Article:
Update, 17 September: Trawling the internet for testimonies, I came upon this one from last year. Dengue Can be Treated by a Herbal Remedy
A nurse on duty in the ICU connives with us on the use of this plant [tawa-tawa]. She even gave us instructions on how to do it, although she reprimanded us not to show our doctors we’re giving it to the patient because a patient on NGT should not be given something orally.
Also known as snake weed or cat’s hair, tawa-tawa has shown promising results based on the initial tests conducted by the health department.
It is interesting that tawa-tawa was given to the patient with the tacit approval of a health professional (the nurse), even doing so despite the fact that a "patient on NGT should not be given something orally." The nurse apparently did so presumably because the attending physician wouldnt have approved. There is also an allusion to an uncited study ostensibly conducted by 'the health department'. The blog post goes on to narrate how the mother administered the decoction.
In my case, I dip a cotton ball into the decoction, and slowly pinch the cotton ball and drop the liquid into her mouth. Perhaps she was very thirsty, the first time I drop off the liquid into her mouth, she grabbed my hands to ask for more.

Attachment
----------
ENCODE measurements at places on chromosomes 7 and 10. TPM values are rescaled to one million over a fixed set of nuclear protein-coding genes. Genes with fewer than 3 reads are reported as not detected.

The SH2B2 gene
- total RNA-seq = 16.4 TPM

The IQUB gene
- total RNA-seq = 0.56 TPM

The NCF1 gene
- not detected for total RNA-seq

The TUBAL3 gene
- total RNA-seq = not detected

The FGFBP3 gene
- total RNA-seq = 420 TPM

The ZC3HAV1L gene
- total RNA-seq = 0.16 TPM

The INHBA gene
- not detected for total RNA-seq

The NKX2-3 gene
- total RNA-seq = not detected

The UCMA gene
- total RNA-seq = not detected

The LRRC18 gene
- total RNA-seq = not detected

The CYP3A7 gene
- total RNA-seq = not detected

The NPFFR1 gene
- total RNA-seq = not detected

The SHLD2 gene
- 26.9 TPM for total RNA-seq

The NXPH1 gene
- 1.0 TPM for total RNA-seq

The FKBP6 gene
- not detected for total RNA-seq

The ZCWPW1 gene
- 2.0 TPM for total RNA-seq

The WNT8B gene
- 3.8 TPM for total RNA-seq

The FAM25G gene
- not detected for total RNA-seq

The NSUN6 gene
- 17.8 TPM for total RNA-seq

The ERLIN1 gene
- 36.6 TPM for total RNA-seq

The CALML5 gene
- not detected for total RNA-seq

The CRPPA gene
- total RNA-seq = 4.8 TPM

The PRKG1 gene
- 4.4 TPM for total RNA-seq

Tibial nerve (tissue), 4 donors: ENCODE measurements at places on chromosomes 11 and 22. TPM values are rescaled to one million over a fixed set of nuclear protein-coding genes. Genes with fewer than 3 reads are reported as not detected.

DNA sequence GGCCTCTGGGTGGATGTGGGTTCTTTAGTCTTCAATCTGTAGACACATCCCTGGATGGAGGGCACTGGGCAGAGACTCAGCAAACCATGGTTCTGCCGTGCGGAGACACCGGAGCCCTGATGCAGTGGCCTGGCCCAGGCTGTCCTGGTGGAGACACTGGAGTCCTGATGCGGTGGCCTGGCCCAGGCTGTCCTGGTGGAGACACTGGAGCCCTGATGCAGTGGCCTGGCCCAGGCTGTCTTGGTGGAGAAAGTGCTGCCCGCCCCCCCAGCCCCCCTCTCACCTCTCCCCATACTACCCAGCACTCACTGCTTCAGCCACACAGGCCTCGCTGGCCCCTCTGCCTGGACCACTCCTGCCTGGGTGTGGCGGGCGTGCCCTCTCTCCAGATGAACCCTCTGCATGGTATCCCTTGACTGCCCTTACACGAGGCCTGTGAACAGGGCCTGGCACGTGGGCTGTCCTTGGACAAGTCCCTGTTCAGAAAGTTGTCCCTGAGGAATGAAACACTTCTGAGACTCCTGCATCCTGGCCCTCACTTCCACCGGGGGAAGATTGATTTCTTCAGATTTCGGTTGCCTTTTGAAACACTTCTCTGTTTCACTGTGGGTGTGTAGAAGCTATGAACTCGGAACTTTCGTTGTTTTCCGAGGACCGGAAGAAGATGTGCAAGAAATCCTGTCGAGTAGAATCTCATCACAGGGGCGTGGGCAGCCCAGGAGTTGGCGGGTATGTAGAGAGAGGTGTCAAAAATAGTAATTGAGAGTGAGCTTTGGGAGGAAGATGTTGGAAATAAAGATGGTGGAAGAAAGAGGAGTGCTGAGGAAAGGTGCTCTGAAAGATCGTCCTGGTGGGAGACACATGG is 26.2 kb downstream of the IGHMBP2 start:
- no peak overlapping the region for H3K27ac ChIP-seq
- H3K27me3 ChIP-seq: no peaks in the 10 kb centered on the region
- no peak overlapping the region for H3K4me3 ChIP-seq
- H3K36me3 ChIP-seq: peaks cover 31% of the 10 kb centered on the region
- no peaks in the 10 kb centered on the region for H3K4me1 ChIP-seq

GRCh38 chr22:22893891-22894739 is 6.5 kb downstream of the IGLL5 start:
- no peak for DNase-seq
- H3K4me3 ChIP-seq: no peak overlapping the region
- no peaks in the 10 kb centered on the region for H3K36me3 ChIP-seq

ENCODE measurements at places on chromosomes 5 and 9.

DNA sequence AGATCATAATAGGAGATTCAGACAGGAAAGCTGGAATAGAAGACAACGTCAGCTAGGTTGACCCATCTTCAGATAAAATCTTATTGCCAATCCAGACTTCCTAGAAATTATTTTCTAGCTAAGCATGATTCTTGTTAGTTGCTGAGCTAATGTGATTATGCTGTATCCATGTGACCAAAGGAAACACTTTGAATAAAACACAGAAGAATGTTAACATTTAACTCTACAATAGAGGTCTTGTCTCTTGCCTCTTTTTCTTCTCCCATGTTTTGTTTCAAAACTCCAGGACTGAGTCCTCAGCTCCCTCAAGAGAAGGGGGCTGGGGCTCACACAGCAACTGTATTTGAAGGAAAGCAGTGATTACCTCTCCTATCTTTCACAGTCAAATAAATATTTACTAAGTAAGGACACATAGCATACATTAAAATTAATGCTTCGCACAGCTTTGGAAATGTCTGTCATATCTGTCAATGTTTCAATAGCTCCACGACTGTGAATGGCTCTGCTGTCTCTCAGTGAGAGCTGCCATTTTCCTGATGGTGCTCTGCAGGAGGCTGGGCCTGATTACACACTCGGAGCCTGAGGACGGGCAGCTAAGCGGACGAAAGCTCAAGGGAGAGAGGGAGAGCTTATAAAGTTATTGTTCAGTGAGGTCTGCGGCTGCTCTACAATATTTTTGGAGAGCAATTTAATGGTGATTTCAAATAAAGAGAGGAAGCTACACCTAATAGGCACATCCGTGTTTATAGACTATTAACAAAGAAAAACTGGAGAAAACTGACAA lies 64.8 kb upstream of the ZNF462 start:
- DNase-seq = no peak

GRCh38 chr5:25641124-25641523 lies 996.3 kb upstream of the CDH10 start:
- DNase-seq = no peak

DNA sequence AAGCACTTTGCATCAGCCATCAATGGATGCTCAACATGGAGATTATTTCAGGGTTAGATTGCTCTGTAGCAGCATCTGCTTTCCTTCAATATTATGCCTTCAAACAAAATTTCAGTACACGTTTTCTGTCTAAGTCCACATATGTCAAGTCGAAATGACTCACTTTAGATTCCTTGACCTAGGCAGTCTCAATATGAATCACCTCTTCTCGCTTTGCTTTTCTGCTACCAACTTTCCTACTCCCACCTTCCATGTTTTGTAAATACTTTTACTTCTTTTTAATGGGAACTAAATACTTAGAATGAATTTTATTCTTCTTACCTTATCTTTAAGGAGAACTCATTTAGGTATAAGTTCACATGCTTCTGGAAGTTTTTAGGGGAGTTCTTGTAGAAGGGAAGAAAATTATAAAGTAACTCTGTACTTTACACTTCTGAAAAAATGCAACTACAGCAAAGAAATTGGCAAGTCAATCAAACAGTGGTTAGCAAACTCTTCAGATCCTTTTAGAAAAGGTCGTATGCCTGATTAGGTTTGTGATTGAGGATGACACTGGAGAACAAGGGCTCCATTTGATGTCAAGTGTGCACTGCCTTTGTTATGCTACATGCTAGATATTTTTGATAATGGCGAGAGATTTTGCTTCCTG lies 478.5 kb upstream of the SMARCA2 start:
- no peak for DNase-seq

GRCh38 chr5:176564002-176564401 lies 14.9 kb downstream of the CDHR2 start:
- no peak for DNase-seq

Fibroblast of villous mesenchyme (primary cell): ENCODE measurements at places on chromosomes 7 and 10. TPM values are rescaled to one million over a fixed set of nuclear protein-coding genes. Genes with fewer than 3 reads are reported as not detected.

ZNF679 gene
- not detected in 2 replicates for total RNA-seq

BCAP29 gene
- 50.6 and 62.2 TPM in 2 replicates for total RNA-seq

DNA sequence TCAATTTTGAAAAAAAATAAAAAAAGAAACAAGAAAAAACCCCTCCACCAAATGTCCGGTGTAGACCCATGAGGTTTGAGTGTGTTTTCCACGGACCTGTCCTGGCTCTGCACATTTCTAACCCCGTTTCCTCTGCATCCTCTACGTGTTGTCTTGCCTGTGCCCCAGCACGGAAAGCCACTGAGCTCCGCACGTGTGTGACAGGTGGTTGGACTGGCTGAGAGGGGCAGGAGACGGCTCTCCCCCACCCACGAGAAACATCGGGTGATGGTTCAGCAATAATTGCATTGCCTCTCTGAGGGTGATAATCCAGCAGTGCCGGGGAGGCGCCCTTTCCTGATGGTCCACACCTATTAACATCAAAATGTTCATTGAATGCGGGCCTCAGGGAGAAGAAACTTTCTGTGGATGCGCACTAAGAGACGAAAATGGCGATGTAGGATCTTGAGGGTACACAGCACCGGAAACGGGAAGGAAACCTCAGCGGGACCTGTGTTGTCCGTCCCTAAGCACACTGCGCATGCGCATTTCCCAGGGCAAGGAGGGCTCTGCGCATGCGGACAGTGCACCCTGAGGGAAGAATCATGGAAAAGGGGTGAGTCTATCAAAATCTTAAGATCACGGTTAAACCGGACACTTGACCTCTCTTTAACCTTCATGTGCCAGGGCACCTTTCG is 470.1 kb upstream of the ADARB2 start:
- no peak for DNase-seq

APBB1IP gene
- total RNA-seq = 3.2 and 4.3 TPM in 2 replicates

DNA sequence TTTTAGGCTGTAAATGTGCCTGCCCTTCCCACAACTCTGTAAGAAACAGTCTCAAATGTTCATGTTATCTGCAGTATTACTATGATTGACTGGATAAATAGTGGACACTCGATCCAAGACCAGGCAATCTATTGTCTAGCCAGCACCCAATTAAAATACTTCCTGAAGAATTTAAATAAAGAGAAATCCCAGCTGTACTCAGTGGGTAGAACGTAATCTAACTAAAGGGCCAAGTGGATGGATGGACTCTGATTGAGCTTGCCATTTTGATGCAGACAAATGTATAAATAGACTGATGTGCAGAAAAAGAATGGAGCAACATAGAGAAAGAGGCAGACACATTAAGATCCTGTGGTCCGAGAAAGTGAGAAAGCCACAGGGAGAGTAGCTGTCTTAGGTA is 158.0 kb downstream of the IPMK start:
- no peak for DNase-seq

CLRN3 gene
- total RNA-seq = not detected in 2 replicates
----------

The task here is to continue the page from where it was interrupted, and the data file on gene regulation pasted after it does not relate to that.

The patient, thank God, recovered after being given a transfusion of platelets. As you can see, despite the sureness of the declaration in the title of the blog post, the effect of tawa-tawa was inconclusive. The patient was receiving other medication at the time and even a blood transfusion. It is probably a case of post hoc ergo propter hoc with the mother attributing her daughter's recovery to the herbal decoction.

This blog post from 2 years ago (Herbal Cure for Dengue?) was written by a doctor and expresses the same sentiment I do in this blog post: Caution. It ends with this (emphasis in the original):
In spite of its hype and anecdotal popularity, I still think drinking Euphorbia hirta extracts and concoctions is not safe.
I echo the doctor's frustration that studies have not been conducted as to the efficacy of this herb as a cure for DHF despite the fact that we have some of the highest number of dengue cases in Asia. So far the only study I have located with regards to Euphorbia hirta and its effects on platelets is the Hiermann and Bucar one linked above in which they used an extract of the plant, which to my layman's understanding indicates they used a more concentrated form of the plant's ingredients than one prepared in a decoction. Perhaps smaller doses have a different, more beneficial effect. We just don't know.